Living night by night
    Photo by Alex Zhu / North by Northwestern

    Colin Egan gestures me through a pungent hall to his fraternity house single, pats the seat of a beige plaid couch and flops onto his bed. He looks a little like a tired, bearded Harry Potter, with tousled black hair and bespectacled eyes. “I call this part entropy,” he says, pointing to a particularly large pile of thermodynamics homework by his bed, “because it’s thermo homework, and, you know, disorder.”

    Entropy is a good descriptor for the chaotic room. A plastic skeleton hand claws at the coffee table and several M.C. Escher posters surround a shelf stuffed with philosophy and science fiction books, which Egan says he is too busy to read. He has better things to do.

    “I’m anti-dogma and antischedule,” Egan says, leaning forward. “I do things because I think about them, not because society wants me to.”

    Last spring, Egan, a Weinberg sophomore majoring in chemistry, decided sleep was a waste of time. He began sleeping three to four hours a night with no naps during the day. These days, instead of preparing for 8 a.m. orgo with any semblance of a sleep ritual, Egan seeks out a group of friends who share his distaste for unconsciousness. They spend time watching movies, running his early morning radio show, doing homework or just chilling until 5 a.m. After that, it’s anybody’s guess.

    “There is no schedule. You sleep when you’re tired, and when you have four hours to kill—no, four hours to spare,” he says.

    But Egan seems to relish the strangeness of it all, chuckling as he describes his in-class power naps and auditory hallucinations.

    “My professor would be like, ‘You add these two numbers together, and then the Queen of England goes off in her pumpkin carriage and lives in the pumpkin patch, and you divide by these numbers.’” He laughs. “You hear weird stuff, you see weird stuff, and you’re not sure what to believe.”

    When I ask Egan why he chooses to endure this groggy alternate reality, his answer is quick and comprehensive. It’s a philosophical choice, he says, based on an album by musician Warren Zevon:

    “I’ll sleep when I’m dead.”

    The death of sleep
    The American hate affair with sleep began long before a group of students at the Massachusetts Institute of Technology canonized it with the now-famous “college triangle,” a model more familiar to most undergraduates than any from their physics or economics classes. Pick any two—good grades, social life and sleep, the saying goes, with the tacit understanding that in this case, sleep is the first to go.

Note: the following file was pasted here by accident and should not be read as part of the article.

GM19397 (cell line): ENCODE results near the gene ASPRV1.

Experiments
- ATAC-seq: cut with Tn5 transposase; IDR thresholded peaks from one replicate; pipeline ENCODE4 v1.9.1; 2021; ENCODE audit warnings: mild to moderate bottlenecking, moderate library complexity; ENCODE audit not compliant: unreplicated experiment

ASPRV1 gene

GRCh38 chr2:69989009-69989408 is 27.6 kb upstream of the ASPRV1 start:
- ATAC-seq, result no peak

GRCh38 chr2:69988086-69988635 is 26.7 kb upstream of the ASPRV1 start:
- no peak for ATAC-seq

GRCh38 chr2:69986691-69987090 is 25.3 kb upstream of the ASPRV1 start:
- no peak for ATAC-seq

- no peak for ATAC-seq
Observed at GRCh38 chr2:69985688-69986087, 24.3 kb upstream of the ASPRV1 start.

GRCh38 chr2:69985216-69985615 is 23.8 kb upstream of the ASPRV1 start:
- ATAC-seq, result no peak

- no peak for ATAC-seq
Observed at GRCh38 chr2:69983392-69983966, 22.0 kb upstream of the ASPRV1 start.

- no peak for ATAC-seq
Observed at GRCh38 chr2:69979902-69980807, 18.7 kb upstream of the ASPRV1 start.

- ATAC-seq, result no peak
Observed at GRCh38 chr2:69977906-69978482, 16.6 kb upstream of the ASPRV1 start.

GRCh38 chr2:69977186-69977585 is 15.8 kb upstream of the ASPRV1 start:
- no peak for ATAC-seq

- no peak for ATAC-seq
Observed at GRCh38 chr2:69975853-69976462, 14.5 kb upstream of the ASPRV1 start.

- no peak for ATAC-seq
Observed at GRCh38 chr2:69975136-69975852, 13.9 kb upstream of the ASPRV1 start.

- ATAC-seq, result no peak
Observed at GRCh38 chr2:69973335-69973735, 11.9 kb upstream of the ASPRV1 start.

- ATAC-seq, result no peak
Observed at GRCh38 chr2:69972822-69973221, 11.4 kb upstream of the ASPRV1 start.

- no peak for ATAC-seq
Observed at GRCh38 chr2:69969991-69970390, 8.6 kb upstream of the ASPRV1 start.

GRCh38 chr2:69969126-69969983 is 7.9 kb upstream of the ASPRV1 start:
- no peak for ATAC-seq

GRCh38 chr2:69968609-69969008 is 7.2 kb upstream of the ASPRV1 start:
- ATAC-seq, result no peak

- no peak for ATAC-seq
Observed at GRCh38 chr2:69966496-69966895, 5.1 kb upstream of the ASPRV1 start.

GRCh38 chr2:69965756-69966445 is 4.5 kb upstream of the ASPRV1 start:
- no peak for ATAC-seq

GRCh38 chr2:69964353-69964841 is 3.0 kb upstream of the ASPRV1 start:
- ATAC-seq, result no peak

This adage applies to Northwestern students just as it does their tech-oriented friends in Cambridge: We sleep an average of six and a half hours per night. A survey of NU undergraduates conducted through the office of Counseling and Psychological Services (CAPS) in 2011 showed that 40 percent wake up feeling sleep deprived at least five days out of the week. Only 10 percent say they have no problem with sleepiness during the day, and almost 77 percent fall asleep from sheer exhaustion at least one night a week.

    Why do college students get so little sleep? According to Kathryn Reid, a research associate professor in the Department of Neurology at Northwestern’s Feinberg School of Medicine, there are a lot of reasons —many associated with age.

    “Some call college the perfect storm of not sleeping,” Reid says, laughing. “It’s easier to stay awake later when you’re young, because you’re programmed to do it.”

    Reid’s office has a mini sleep lab, a spartan small room with a fold-out bed and a polysomnography machine, which records various biophysical changes during sleep. Alongside primary researcher Phyllis Zee, Reid tests volunteers, some of them Northwestern students and staff, to better understand how aging affects the human circadian rhythm, a 24-hour cycle that regulates behavior and energy levels in response to varying levels of light.

    In teenagers, these rhythms beat in perfect time to a nightclub lifestyle. The sleep hormone melatonin doesn’t start pumping into the brains of young adults until around 11 p.m. and stays in their systems until later in the morning, an evolutionary advantage from our days as cavemen, when teens and adults kept watch for predators at different intervals throughout the night.

    Enter the college experience, which heaps a plateful of brand-new lifestyle changes on top of the biological rhythms.

    Coupled with the shift in hormones, students’ newfound liberation from rigorously scheduled school and family life, along with the dizzying ubiquity of friends and activities, is so overstimulating that they cannot relax when they lay their heads on the pillow. This leaves many of them lying awake counting sheep even as the stress hormone cortisol courses through their glands, making a good night’s sleep impossible.

    All of these factors feed into the “sleep when you’re dead” philosophy that Egan takes a little too literally. Call it the cult of YOLO—a catchy abbreviation for “You Only Live Once” that is fast becoming our generation’s “carpe diem.”

    Dr. Ralph Pascualy, senior medical director for sleep medicine at the Seattle-based Swedish Medical Center, doesn’t buy into this cult. He says Northwestern students will feed into a nationwide professional “culture of overenthusiasm,” pressuring them into peak performance across a staggering array of activities far beyond the age at which they can handle them. Moreover, this culture is actually counterproductive to working well.